A tornado touched down in northeast Connecticut Wednesday when severe thunderstorms rolled through the area, the National Weather Service confirmed after an investigation.
The EF-1 twister struck in Tolland County around 5:45 p.m., with winds as fast as 85-90 mph, the NWS said Thursday. It traveled a total of about 3.2 miles over several touchdowns with a maximum width of 50 yards.
No one was hurt as it skipped from Coventry, through a golf club, across Route 44 and finally in a cornfield in Mansfield.
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There was minor damage to a building, a sign blown over at a day care facility, but trees were damaged. In addition to wind damage, quarter-size hail fell in the area.
The tornado touched amid a series of tornado warnings issued for parts of northern Connecticut and southern Massachusetts Wednesday afternoon as intense storms rolled through New England.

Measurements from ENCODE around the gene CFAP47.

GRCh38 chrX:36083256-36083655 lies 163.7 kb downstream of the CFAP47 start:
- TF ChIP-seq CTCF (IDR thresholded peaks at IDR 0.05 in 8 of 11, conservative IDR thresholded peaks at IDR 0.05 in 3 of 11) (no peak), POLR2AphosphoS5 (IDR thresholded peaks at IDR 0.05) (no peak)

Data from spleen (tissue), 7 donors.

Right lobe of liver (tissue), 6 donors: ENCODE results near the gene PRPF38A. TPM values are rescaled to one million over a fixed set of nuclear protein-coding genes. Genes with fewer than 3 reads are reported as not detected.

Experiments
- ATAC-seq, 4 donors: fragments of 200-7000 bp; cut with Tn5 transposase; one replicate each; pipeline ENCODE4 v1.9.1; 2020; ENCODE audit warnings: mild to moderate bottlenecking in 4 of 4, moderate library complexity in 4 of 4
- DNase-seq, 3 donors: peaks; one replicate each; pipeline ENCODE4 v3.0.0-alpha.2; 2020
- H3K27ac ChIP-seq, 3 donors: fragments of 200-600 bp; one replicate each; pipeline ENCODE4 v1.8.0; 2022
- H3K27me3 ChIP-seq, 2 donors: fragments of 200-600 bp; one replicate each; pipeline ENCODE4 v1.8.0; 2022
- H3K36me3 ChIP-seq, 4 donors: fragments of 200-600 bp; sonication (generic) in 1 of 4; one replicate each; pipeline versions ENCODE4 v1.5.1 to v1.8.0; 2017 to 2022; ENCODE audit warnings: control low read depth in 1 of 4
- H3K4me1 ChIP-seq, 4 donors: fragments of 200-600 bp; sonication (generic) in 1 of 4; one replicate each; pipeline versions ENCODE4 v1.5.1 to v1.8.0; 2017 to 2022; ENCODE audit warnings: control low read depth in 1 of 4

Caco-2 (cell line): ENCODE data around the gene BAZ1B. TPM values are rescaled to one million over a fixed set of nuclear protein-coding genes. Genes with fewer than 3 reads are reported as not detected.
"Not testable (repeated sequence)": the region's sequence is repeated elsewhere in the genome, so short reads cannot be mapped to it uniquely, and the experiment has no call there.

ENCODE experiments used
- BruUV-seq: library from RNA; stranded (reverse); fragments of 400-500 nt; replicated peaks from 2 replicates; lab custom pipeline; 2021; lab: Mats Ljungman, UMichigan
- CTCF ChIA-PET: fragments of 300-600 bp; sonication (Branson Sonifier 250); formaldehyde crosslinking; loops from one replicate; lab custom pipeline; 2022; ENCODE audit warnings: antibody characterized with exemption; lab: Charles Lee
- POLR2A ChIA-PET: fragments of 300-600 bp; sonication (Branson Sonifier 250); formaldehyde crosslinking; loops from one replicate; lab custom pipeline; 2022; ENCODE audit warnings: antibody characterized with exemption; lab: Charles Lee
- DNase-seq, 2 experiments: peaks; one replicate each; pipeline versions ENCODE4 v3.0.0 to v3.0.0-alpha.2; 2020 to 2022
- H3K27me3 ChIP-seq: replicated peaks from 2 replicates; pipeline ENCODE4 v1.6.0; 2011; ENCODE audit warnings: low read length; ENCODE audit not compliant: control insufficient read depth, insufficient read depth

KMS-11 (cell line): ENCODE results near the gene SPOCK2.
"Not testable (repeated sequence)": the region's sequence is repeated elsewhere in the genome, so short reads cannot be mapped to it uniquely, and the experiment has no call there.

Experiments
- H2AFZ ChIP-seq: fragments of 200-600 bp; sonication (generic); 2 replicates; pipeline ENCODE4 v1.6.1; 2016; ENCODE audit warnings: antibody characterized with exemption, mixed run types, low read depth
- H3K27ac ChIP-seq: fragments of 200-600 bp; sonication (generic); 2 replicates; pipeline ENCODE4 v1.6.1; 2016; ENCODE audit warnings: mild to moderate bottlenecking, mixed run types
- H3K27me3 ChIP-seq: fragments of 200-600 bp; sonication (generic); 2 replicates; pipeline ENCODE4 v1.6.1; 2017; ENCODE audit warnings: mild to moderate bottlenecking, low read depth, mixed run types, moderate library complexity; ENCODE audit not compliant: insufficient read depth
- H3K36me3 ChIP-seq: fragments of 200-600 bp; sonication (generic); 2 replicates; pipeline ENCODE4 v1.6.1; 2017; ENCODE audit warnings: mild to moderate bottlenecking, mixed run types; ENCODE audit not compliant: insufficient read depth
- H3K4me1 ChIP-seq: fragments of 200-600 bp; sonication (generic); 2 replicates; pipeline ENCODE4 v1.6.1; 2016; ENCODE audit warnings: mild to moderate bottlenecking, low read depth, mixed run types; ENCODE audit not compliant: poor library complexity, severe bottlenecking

The first warning was issued shortly before 5 p.m. for parts of Connecticut and western Massachusetts. Two subsequent warnings were issued for Hartford, Tolland and Windham counties in Connecticut, with the final warning expiring around 6:15 p.m.
Bradley International Airport temporarily issued a ground stop as the severe weather moved through.
Some communities in Connecticut are still cleaning up a mess of downed trees and wires. About 2,000 customers lost power as a result of the storm, Eversource reported.
Gary Boutwell lives in the Rockville section of Vernon, which sustained a fair amount of damage.
"All of a sudden we started seeing the rotation," he said, describing the storm.
Zachary Chrzanowski said he was home nearby when the dark clouds arrived and lightning jolted the neighborhood.
"I came outside, as you can see behind us, I turned around and lightning struck the tree," he said.
Town officials also said there was a house fire that appeared to have been the result of a lightning strike.
No injuries were reported.